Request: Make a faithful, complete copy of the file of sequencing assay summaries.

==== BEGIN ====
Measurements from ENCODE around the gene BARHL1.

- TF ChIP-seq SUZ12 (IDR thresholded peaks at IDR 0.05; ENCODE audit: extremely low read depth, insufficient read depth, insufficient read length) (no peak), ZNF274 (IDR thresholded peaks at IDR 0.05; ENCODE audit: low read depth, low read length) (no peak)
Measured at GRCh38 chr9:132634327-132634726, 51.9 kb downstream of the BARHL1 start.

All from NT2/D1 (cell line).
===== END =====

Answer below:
Measurements from ENCODE around the gene BARHL1.

- TF ChIP-seq SUZ12 (IDR thresholded peaks at IDR 0.05; ENCODE audit: extremely low read depth, insufficient read depth, insufficient read length) (no peak), ZNF274 (IDR thresholded peaks at IDR 0.05; ENCODE audit: low read depth, low read length) (no peak)
Measured at GRCh38 chr9:132634327-132634726, 51.9 kb downstream of the BARHL1 start.

All from NT2/D1 (cell line).